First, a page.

Executive Search in UK – 2016 Outlook


The relatively strong GDP growth does not translate into high levels of optimism, not least because government policy continues to focus on both deficit and public debt reduction.

Very specific ‘hot spots’ are visible with data security and capture and use of ‘big data’, both exercising the major corporate players and specialist players.

At the same time traditional industries, steel and oil and gas, have been negatively affected by both oversupply and weak global demand.

London continues to be a geographic ‘ hot spot’ but even its traditional strength in Financial Services continues to be subdued. On the other hand, London as a European Silicon Valley goes from strength to strength taking advantage of the ‘cluster’ effect around the previously underdeveloped East End and the arrival of major US players like Google.

Digitalisation and Digital Transformation are now main stream with all business-to-consumer companies considering best methods to engage with the customer in a holistic digital manner.  This is a poorly understood challenge generally and certainly short staffed with the greater skills and experience needed at the sharp end from UX through to business transformation.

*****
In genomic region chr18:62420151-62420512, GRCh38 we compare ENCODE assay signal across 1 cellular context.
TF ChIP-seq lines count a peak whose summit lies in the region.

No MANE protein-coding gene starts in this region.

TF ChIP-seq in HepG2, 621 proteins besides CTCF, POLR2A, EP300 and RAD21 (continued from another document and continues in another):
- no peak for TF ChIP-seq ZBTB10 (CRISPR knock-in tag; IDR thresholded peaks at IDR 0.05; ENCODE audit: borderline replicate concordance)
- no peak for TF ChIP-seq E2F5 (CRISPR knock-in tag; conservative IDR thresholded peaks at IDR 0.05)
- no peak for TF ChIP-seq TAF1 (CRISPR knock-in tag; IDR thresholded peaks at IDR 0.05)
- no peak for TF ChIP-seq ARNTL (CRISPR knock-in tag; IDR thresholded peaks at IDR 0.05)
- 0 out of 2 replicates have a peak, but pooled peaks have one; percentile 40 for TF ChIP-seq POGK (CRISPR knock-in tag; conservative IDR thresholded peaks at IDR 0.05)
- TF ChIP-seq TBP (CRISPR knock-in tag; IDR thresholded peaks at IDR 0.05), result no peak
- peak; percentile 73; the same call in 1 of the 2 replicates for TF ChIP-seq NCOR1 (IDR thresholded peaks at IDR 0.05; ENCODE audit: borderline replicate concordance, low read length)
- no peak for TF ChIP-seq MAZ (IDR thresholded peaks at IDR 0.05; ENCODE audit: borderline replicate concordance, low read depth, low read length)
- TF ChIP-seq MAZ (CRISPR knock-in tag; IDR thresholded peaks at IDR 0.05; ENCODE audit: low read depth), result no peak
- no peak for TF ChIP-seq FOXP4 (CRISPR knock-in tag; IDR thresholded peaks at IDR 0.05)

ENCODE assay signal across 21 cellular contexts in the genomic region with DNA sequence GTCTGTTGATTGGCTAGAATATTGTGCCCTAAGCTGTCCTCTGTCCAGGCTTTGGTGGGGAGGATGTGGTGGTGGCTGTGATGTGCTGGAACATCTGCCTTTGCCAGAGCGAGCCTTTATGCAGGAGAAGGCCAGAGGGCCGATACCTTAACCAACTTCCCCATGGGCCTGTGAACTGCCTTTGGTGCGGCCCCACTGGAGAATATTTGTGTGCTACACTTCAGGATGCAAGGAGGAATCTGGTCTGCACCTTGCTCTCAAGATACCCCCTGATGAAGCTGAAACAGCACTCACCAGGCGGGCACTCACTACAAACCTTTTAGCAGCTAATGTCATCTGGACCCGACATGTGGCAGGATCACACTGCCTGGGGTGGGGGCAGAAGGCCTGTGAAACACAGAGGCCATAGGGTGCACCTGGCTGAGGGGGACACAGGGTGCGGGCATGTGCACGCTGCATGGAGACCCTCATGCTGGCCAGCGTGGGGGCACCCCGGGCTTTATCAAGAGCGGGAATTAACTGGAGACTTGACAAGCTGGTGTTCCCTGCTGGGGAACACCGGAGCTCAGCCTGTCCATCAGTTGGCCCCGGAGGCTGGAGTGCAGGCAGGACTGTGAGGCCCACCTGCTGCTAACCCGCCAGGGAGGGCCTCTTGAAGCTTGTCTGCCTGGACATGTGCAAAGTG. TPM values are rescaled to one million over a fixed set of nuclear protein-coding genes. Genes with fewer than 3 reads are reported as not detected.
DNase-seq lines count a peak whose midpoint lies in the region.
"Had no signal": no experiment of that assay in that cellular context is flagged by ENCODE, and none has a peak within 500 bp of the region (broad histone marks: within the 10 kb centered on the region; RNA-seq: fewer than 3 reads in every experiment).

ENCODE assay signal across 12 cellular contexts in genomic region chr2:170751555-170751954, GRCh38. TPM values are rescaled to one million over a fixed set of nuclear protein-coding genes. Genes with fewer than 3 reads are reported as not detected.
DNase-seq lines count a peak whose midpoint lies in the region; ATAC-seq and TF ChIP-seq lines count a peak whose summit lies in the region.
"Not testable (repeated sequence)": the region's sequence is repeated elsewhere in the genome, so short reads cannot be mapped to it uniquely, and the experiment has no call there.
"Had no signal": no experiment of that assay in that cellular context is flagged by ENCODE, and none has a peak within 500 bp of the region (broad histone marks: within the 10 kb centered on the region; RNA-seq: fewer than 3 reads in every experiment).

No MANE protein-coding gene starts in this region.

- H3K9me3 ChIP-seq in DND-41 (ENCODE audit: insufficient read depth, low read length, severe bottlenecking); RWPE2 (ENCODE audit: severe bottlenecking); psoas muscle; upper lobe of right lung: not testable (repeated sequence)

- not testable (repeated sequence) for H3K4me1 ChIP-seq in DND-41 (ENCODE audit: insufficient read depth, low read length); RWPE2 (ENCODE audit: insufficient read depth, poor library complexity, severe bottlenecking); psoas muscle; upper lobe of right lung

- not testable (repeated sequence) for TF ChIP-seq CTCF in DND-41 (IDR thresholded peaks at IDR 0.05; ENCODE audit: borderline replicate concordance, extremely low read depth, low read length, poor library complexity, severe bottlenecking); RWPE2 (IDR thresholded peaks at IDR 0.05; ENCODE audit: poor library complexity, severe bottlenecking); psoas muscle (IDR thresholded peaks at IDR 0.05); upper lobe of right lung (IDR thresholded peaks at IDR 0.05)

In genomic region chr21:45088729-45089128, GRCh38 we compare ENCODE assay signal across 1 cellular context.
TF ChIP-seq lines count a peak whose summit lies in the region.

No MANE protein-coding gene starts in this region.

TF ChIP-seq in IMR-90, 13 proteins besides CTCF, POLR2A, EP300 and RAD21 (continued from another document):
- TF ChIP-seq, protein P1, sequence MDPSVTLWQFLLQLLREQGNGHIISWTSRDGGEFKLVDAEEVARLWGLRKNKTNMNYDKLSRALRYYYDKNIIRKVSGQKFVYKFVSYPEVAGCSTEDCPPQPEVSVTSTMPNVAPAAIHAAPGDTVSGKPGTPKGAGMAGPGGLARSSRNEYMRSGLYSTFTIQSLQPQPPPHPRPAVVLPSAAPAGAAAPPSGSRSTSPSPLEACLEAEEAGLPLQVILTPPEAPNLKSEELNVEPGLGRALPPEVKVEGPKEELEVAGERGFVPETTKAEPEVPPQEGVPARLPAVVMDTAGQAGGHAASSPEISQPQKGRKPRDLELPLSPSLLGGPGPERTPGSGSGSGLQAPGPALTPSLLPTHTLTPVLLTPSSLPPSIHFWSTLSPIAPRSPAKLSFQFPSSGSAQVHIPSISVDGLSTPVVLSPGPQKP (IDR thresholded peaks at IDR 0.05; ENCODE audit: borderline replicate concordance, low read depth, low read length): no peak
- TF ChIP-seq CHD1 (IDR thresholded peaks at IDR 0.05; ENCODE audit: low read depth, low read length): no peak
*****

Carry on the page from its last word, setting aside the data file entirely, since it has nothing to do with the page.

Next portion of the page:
Big Data has become a very strong sector with more buyers than sellers – again a shortage of skilled developers with relevant experience.

2016 will see the first opportunity for UK voters to have their say on our partial membership of Europe. Populist comment focuses on issues such as freedom of movement (code for immigration) while informed discussion about the value of freedom to trade and move capital is harder to find.

Some element of uncertainty about the outcome may well impact on business decision making which is already very risk averse.

So from a search perspective the ‘hot spots’ are there to focus on and there will always be Boards who need to make changes to assuage shareholders.  Overall, however, it looks like being a steady but not spectacular year